Then she can take things a bit further by writing out the word mushroom under the print in her own handwriting or by using letter stamps, popping two holes at the upper top corners, and then stringing with a length of twine. The spore print is really delicate, so encourage your child to avoid touching – otherwise everything will turn into a smudgy mess, and that’s no fun. You can help protect the print with a spritz of hairspray, which will help stick those spores to the paper.

Now she can display the print in the kitchen for the whole family to enjoy!

Potty training 101: Sitting on the potty

© Sarah Lipoff, 2010

This week was all about potty training at our house. My parents had recently left after enjoying a wonderful visit and I figured it was as good as time as any to transition into a real attempt at potty training. She was already missing her grandparents, so potty training was the perfect diversion.

Or so I thought.

I purchased a potty seat several months ago and it’s spent time hanging out in both bathrooms, been pushed around the house, used as a step stool, and sat on, like, once. Total.


And that experience involved a half-finished and quite messy number 2 incident.

I’ll spare you all the details.

So, with lots of gusto, and some tasty treats in my back pocket, I started out strong on Wednesday with hitting the potty every half hour or so. This meant I had to sit on the potty with the tot every half an hour or so.

That’s a lot of sitting on the potty.

At first she was totally into it and I was tossing out a small treat for at least just getting her bare tushie on that potty. With the motivation of more than one treat if anything actually happened while sitting on that potty, she was doing okay – but no success.

Half way through the day I recognized the signs. The moving off to a quiet spot, the change in facial expression, the concentration….

I grabbed her as fast as I could and whipped off her diaper placing her already-somewhat-soiled-bum on that seat.


She sat there and was totally freaked out about what was happening. Yeah, she was checking the whole thing out and she wasn’t super psyched about the process of elimination.

After we were both cleaned up, I offered tons of positive praise along with a big handful of treats.

She was still not happy.

When we went near that potty later in the day she screamed NO and proceeded to run from me and slam the bathroom door.

“NO potty, NO!”

As she sat crying and kicking and fist pumping the floor (total tantrum mode) I figured we could take a break for the rest of the day.

Wondering how the rest of the week went?

Pretty much the same.

Nectarine mini pies (with crumble on top)

© Sarah Lipoff 2011

Yesterday we hit the farmers market and it seemed everyone had tons of peaches and nectarines. One stand was selling their not-so-pretty ones for $1 a pound, and I couldn’t resist loading up. We selected a couple of other items, but even before we made it home, both the tot and I had eaten our share of those nectarines.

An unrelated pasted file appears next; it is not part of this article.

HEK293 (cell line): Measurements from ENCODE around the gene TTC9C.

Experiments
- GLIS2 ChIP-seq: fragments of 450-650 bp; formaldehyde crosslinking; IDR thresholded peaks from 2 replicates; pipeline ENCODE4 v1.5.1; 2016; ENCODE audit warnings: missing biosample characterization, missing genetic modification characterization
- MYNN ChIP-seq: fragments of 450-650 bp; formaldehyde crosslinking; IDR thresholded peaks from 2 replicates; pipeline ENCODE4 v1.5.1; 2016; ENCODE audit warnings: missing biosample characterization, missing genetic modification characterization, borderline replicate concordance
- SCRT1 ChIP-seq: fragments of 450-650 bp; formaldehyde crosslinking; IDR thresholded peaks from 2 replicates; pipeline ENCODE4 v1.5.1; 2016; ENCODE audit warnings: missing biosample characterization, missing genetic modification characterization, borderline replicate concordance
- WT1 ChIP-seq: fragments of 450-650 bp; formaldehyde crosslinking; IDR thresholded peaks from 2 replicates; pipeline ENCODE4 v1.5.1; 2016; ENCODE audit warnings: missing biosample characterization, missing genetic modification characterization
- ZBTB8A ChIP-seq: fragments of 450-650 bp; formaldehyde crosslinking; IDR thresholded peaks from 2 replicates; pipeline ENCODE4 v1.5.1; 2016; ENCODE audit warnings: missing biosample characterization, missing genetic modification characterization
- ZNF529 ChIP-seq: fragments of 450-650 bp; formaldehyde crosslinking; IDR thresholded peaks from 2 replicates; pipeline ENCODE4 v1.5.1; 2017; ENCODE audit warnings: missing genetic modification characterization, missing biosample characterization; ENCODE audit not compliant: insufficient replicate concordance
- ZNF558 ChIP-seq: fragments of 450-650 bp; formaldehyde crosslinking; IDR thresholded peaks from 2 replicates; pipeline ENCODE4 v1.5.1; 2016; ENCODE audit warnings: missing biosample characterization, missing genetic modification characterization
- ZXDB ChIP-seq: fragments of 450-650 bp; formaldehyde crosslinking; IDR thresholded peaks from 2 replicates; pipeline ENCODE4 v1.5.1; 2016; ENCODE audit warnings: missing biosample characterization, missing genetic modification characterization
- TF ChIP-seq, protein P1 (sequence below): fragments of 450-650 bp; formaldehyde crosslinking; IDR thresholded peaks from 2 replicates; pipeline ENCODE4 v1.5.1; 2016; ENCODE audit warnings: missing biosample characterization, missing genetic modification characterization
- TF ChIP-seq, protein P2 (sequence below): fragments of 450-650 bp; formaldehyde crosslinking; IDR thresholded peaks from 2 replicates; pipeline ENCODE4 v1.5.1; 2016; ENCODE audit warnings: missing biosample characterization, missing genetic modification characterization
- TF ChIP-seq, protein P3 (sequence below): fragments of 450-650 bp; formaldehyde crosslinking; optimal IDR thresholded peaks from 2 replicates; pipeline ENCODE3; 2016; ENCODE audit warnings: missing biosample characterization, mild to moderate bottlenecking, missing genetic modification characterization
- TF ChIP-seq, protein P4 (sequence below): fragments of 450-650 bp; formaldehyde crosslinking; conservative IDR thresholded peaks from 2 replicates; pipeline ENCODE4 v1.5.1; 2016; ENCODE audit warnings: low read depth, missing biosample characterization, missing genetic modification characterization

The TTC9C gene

Amazingly, a big bowl was still left over.

© Sarah Lipoff 2011

So, what to do with nectarines? They are great eating solo, but some were ready to be gobbled up now, and I knew we would both suffer tummy aches if we munched any more. I left them on the counter overnight and then, bright and early this morning, I had the perfect idea.

Mini nectarine pies. WITH crumble on top.

I started out by making up a simple pie dough. If you don’t feel like making your own, don’t. Just head over to your favorite market and pick up pre-made pie dough. Easy as that.

If you are feeling home-made-ish, making pie dough is easier than you think. Here’s what you need:

1 1/4 c flour

1/2 c cold butter

1 teaspoon brown sugar

4 Tbsp cold water

Dash of salt

Toss the ingredients into your food processor and pulse until things come together. Wrap up your dough in plastic wrap and cool in the fridge while you get everything else ready.

© Sarah Lipoff 2011

Next I peeled and chopped those nectarines. Sure, some skin ended up in the mix, no big deal. I sliced and diced about 2 cups worth of nectarines and added 1 teaspoon flour and a dash of vanilla, and gave everything a good stir.

© Sarah Lipoff 2011

Then I mixed together the crumble topping by fork blending 2 Tablespoons each of butter, flour, oats, and brown sugar. Once the mixture resembles coarse sand, you are good to go. Go ahead and preheat the oven to 375 F.

Grab that cold dough from the fridge and roll half of it on a flour dusted work surface. Try to roll the crust as thin as possible and then get out your muffin tin, a large glass, and begin cutting rounds and gently placing them in the muffin tin. If you need to roll more dough, get rolling. Any left over dough can be wrapped up tight in a plastic bag and saved for another pie making day.

© Sarah Lipoff 2011

Now spoon the nectarine mixture into the tins, evenly distributing the filling, and then top with the crumble.

© Sarah Lipoff 2011

Pop your mini pies in the oven and bake for about 20-25 minutes, or until the tops are bubbly and the edges of the crusts are nicely browned. Let them cool in the muffin tin for 10-15 minutes before removing.

Be delicate with your mini pies – use a knife or fork to help remove them from the tin, and then serve plain or alongside a big scoop of ice cream.